Wuhan Travel Ban Prevented 700,000 COVID-19 Cases: Report

Tough control measures taken by China in the first 50 days of the epidemic may have prevented more than 700,000 infections, a study finds.

AsianScientist (Apr. 1, 2020) – Tough control measures taken by China during the first 50 days of the COVID-19 epidemic, such as travel restrictions imposed on the city of Wuhan, may have prevented more than 700,000 infections across the country, finds a new study published in the journal Science.

“Our analysis suggests that without the Wuhan travel ban and the national emergency response there would have been more than 700,000 confirmed COVID-19 cases outside of Wuhan by that date,” said Professor Christopher Dye of the University of Oxford, UK, a senior author on the paper.

“China’s control measures appear to have worked by successfully breaking the chain of transmission—preventing contact between infectious and susceptible people,” he added.

The international team, which included researchers from the UK, the US and China, used a unique combination of case reports, human movement data and public health intervention information to investigate the spread and control of COVID-19. They examined the movements of 4.3 million people out of Wuhan before the travel ban, the types and timing of control measures implemented across the cities of China, and the numbers of COVID-19 cases reported each day in every city.

Using novel data streams such as cell phone mobility data, the researchers tracked movement over a period that included the Spring Festival holiday and Chinese Lunar New Year. By comparing patterns of travel into and out of Wuhan against two previous spring festivals, their analysis revealed an extraordinary reduction in movement following the travel ban of January 23, 2020.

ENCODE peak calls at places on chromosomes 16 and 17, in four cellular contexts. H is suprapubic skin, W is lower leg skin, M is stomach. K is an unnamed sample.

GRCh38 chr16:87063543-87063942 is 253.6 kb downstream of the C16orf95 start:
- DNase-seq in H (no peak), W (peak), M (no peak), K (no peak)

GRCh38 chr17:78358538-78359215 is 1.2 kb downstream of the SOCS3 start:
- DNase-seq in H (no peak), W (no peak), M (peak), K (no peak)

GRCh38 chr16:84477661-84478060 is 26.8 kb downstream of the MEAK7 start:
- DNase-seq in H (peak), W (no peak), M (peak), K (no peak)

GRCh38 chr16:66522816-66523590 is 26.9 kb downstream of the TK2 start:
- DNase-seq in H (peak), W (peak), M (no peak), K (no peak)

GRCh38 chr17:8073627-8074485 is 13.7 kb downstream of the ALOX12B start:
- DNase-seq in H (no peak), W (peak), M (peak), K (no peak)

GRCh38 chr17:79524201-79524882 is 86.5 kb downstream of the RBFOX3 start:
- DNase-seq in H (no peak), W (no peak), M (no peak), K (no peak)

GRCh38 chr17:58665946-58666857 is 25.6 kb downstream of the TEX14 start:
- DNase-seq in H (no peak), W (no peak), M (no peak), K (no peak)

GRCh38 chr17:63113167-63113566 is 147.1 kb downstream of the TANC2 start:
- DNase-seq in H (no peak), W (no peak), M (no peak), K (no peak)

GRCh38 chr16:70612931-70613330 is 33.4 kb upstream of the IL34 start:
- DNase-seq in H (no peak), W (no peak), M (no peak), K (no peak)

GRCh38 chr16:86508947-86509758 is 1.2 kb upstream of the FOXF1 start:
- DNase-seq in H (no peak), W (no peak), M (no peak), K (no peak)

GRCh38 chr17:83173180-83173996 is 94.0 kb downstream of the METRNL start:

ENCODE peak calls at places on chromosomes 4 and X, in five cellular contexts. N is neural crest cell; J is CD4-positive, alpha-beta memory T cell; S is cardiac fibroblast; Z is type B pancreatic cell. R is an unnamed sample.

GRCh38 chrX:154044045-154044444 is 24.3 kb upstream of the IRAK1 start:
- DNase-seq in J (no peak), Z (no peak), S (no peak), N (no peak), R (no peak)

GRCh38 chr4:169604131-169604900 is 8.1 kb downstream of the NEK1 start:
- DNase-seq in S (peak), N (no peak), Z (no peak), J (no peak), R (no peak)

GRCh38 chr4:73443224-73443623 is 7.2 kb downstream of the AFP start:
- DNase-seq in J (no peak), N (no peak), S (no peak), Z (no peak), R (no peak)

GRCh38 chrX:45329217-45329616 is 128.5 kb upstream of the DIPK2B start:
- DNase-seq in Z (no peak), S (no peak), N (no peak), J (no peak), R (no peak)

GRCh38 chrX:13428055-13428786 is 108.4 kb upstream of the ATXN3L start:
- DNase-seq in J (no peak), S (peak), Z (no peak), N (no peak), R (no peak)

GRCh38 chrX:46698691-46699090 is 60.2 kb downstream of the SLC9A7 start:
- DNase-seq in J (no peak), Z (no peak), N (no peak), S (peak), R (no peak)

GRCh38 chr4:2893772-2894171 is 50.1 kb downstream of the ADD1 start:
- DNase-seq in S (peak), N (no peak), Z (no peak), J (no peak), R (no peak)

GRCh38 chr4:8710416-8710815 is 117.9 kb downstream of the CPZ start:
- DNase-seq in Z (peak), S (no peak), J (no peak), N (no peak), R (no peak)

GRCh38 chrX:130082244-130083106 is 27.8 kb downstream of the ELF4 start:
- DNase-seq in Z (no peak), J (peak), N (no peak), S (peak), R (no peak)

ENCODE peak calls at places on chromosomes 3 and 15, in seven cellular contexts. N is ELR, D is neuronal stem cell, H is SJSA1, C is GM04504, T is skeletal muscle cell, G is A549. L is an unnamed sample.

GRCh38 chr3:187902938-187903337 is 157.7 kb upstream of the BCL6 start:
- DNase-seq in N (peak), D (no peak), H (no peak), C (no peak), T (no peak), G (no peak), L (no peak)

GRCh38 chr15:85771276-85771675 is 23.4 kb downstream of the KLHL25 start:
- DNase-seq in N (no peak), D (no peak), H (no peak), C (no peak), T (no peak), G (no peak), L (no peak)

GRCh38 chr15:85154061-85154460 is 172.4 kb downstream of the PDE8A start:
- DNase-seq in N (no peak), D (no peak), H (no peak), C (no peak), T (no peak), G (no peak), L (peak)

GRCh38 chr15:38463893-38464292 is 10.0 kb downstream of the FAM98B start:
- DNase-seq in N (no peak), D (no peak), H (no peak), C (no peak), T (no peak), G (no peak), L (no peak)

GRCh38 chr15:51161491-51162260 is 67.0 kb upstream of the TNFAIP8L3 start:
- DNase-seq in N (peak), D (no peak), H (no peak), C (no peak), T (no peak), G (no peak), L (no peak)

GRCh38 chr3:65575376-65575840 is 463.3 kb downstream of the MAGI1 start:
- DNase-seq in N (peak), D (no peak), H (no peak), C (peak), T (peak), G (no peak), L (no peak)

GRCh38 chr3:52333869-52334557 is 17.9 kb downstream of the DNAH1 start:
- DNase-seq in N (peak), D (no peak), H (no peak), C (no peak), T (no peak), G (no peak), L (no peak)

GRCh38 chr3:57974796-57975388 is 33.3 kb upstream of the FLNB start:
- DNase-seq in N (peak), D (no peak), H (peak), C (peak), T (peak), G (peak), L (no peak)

“This delay provided extra time to prepare for the arrival of COVID-19 in more than 130 cities,” said Associate Professor Tian Huaiyu, an epidemiologist based at Beijing Normal University, and a senior author on the paper.

Among other actions, these cities banned public gatherings, closed entertainment venues and suspended public transport. As a result, they reported 33 percent fewer confirmed cases during the first week of their outbreaks than cities that did not implement a Level 1 Response.

While the control measures taken thus far have reduced the number of COVID-19 infections to very low levels, China is still at risk from community spread and imported cases, the authors said. They also noted that SARS-CoV-2 may establish as a human endemic globally in the years to come and lead to seasonal epidemics.

“Given the small fraction of the Chinese population that has been infected, a much larger number of people remains at risk of COVID-19. We are acutely aware that resident or imported infections could lead to a resurgence of transmission,” Tian said.

The article can be found at: Tian et al. (2020) An Investigation of Transmission Control Measures During the First 50 Days of the COVID-19 Epidemic in China.


Source: Pennsylvania State University; Photo: Unsplash.
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